A lone gunman waited as a Chicago subway train arrived, and when the doors opened, fired shots at a 24-year-old man inside in a targeted attack, police say.
Panicked passengers scrambled without any clear instructions from the conductor on Thursday night at around 7:45 p.m.
First responders took the victim, who had wounds on his left arm and ankle, to a hospital. He is currently in stable condition, according to the Washington Post.
The shooter had waited for the victim on Chicago Transit Authority’s Jackson station, according to Chicago police deputy Supt. Kevin Navarro.
Navaro said that “as the doors opened up, he shot at the specific subject and ran.”
The police did not have a suspect in custody as of Friday morning. Detectives are looking at surveillance video to identify the shooter.
“Although this is a startling event, this is a very rare event,” Navarro said. “Shootings on public transportation are very rare.”
Train passengers complained about the lack of instruction from the conductor when the shots were fired, Chicago Tribune reported.
“You’re fearing for your life because you don’t know what’s going on,” said Andrew Lapin, 28, a freelance journalist. “It’s a total blind spot.”
Lapin felt trapped on the train and wondered if he was a sitting duck after hearing the shots.
“I don’t know what people are supposed to do in this situation,” he added.
Emergency personnel carried the victim off the train and out of the station via an escalator. The man was shirtless and had a white cloth covering his stomach, a wrap around his leg, and an oxygen mask on his face.
A woman followed the man closely as he was carried out on a stretcher. She was holding a Prada sneaker that belonged to the victim. The woman was weeping outside an ambulance when the stretcher was loaded in the back.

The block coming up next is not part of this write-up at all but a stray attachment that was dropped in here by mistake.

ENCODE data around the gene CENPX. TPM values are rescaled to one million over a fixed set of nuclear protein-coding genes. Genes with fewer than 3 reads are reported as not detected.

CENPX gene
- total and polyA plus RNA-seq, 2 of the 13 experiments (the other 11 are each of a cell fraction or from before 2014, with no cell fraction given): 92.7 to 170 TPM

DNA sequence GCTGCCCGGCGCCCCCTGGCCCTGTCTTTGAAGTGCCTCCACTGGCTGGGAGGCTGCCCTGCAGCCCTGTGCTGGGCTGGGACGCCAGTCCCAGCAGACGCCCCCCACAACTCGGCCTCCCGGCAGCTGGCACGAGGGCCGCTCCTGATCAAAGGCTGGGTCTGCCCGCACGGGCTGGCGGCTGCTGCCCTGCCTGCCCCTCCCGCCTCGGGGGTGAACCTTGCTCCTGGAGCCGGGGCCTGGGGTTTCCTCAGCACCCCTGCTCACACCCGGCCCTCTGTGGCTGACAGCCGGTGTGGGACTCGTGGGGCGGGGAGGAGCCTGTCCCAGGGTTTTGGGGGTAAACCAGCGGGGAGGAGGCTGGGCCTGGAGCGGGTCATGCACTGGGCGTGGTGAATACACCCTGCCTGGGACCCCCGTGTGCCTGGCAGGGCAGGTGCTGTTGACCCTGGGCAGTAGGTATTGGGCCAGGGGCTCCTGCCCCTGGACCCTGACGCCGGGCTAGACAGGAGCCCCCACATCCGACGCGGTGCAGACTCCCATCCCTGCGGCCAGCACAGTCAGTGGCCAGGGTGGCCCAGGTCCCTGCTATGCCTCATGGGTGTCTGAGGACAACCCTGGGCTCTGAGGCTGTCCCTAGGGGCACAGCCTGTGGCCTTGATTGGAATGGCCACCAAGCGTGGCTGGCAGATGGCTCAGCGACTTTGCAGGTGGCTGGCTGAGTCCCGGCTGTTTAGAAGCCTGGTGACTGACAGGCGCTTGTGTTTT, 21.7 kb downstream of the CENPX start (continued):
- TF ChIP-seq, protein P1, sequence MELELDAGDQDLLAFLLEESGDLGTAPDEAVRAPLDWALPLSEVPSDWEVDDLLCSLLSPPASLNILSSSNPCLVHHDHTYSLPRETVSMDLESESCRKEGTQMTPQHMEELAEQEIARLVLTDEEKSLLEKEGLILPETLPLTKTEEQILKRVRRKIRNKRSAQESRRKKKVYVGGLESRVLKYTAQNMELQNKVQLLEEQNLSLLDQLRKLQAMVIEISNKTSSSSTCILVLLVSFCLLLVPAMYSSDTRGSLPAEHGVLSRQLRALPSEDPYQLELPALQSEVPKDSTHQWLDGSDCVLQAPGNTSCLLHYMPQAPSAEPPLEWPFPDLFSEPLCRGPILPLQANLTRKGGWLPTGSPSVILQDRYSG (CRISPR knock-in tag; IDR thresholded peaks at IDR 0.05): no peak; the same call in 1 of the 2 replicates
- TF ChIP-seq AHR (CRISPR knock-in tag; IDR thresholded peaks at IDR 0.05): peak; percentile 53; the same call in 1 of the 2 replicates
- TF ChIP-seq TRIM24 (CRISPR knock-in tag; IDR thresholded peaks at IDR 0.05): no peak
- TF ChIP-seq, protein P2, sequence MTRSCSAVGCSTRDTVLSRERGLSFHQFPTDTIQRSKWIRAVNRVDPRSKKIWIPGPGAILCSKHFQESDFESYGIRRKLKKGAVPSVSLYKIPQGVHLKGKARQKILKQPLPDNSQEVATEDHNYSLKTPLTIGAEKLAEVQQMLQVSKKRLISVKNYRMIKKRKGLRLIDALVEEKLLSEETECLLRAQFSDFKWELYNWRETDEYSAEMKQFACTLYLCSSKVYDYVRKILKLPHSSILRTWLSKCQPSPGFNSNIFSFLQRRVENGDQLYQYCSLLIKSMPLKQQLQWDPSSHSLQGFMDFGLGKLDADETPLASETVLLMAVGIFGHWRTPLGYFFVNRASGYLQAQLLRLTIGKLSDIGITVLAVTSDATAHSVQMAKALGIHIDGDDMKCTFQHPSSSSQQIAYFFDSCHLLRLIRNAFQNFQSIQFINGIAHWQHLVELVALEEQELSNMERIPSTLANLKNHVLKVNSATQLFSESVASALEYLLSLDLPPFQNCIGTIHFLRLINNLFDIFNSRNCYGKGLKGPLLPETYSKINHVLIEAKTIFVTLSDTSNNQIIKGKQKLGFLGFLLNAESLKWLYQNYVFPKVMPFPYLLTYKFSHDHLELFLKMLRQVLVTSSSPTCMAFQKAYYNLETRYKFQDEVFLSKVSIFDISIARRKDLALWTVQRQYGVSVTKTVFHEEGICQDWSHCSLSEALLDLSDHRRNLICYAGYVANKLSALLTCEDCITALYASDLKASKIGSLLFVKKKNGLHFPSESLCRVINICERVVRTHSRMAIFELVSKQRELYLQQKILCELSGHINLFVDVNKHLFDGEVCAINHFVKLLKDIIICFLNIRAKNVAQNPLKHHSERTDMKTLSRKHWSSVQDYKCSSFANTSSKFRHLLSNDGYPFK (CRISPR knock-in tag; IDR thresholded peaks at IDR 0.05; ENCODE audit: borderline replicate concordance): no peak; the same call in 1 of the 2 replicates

The victim was taken to Northwestern Memorial Hospital, police say.
The woman declined to comment.
Police officers were seen searching the area with weapons drawn.
Lapin, the freelance journalist, said that he was 4 or 5 cars from the shooting. He said some people were yelling for the conductor to close the doors because they did not feel safe.
“I was just very shocked that something so violent could happen in the Loop in the early evening,” Lapin said. “It just seemed really beyond the level of what I was expecting. It was scary.”
A 29-year-old woman, who did not give out her name, said that there was a brief argument before she saw the flash of a gun and heard a shot.
“Once we all hit the ground to take cover, I was still close to the stairs, so I slid myself down the stairs until I couldn’t see the top of the platform. Another girl was there and she reached out for me and we held hands and I ran out,” she said.
The woman was planning to go to a Coldplay concert, but lost all interest after witnessing the shooting.
“Just thinking about the terrorist attacks that have been happening, I was thinking I don’t want to be in a big venue. I’ve had enough for today,” she said.